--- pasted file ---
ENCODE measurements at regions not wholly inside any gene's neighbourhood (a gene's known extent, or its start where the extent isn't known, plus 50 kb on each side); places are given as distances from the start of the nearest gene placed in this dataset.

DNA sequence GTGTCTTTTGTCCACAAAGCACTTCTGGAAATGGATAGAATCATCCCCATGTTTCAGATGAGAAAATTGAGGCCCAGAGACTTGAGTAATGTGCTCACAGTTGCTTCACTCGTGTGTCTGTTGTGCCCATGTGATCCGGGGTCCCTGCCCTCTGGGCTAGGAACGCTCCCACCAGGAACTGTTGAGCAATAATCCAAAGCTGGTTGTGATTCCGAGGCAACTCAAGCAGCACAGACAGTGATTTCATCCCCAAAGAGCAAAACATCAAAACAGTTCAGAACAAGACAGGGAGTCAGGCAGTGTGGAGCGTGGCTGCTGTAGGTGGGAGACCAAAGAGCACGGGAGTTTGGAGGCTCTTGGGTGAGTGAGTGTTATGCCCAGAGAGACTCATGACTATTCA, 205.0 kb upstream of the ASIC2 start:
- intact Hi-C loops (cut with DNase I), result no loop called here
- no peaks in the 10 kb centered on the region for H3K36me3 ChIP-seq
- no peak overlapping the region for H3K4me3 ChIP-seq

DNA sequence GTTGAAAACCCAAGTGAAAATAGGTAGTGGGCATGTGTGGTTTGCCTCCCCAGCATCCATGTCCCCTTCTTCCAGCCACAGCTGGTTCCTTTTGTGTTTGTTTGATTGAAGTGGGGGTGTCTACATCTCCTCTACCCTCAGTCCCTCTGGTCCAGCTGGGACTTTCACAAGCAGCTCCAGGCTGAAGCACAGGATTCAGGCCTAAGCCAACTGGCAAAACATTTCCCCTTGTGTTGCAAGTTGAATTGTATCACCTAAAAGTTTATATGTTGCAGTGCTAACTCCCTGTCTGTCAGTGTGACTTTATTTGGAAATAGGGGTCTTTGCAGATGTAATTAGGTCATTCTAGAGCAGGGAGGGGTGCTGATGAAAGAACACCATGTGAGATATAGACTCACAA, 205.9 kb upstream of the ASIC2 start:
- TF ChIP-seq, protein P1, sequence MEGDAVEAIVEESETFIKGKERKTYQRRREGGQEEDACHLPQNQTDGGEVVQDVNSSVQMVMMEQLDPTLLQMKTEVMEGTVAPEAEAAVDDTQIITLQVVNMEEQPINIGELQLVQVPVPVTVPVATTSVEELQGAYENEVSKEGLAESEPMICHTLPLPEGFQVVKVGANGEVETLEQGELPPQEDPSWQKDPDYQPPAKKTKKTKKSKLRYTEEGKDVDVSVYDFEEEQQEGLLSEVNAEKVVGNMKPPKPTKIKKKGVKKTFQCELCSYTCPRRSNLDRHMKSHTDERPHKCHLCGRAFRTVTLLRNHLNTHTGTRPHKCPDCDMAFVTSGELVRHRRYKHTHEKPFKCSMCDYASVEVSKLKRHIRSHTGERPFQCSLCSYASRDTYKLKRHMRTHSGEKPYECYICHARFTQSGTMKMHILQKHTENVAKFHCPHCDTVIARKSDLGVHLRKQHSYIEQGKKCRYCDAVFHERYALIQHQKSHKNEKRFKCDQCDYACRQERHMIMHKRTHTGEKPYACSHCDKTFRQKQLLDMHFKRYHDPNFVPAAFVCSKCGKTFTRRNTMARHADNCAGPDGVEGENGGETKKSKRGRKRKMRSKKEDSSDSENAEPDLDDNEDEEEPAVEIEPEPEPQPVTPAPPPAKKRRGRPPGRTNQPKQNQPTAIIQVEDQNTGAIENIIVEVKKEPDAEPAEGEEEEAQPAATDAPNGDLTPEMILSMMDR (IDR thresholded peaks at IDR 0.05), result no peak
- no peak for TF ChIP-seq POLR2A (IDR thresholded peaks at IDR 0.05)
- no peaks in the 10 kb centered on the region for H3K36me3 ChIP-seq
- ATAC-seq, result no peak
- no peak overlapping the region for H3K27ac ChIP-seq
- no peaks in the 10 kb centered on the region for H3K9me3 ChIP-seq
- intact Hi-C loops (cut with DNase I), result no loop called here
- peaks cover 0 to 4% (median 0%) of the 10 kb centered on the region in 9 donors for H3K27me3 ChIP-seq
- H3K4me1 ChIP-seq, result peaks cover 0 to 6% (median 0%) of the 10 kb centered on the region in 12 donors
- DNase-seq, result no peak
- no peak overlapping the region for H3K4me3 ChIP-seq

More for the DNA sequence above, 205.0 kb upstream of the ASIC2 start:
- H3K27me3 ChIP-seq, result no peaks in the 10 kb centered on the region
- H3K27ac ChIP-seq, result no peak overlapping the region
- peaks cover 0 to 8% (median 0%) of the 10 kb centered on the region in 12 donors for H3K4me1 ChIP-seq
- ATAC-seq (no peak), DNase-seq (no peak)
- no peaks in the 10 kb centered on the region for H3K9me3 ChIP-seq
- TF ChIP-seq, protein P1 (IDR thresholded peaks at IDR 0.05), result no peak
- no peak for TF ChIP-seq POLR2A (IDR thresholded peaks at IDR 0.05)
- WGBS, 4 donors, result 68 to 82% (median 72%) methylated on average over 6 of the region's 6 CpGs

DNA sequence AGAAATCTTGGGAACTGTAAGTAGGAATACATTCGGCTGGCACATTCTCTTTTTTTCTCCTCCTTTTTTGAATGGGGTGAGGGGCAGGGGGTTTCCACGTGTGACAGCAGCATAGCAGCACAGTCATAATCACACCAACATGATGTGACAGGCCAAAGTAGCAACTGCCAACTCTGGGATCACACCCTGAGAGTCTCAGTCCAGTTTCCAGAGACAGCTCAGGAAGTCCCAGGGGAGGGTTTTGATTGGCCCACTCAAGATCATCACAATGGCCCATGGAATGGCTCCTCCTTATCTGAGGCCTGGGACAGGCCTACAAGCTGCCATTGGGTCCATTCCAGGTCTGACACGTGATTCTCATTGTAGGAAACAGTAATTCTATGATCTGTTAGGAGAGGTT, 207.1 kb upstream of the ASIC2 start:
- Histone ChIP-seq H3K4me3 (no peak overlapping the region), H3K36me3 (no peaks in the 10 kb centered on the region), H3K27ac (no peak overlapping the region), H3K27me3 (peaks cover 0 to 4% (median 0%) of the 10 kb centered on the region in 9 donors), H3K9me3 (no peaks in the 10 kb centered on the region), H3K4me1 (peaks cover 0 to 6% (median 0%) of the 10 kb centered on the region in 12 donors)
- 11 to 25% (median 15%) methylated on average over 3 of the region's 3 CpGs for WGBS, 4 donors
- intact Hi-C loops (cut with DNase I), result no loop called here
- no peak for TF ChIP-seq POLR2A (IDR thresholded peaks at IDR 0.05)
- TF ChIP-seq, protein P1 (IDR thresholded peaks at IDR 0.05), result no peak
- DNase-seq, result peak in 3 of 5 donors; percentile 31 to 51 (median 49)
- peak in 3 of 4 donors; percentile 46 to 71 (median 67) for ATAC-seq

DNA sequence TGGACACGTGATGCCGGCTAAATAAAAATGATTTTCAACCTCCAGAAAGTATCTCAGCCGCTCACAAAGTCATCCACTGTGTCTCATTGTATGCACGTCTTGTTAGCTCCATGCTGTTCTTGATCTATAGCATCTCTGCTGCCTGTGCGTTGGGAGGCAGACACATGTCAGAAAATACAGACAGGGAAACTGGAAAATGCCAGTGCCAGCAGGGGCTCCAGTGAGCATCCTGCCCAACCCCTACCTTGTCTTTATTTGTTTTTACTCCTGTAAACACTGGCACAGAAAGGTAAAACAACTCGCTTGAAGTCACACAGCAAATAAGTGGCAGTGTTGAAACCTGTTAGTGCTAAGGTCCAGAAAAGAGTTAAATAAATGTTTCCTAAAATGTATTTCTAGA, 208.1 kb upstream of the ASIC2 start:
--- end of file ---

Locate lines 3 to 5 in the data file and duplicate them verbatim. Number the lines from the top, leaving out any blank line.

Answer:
- intact Hi-C loops (cut with DNase I), result no loop called here
- no peaks in the 10 kb centered on the region for H3K36me3 ChIP-seq
- no peak overlapping the region for H3K4me3 ChIP-seq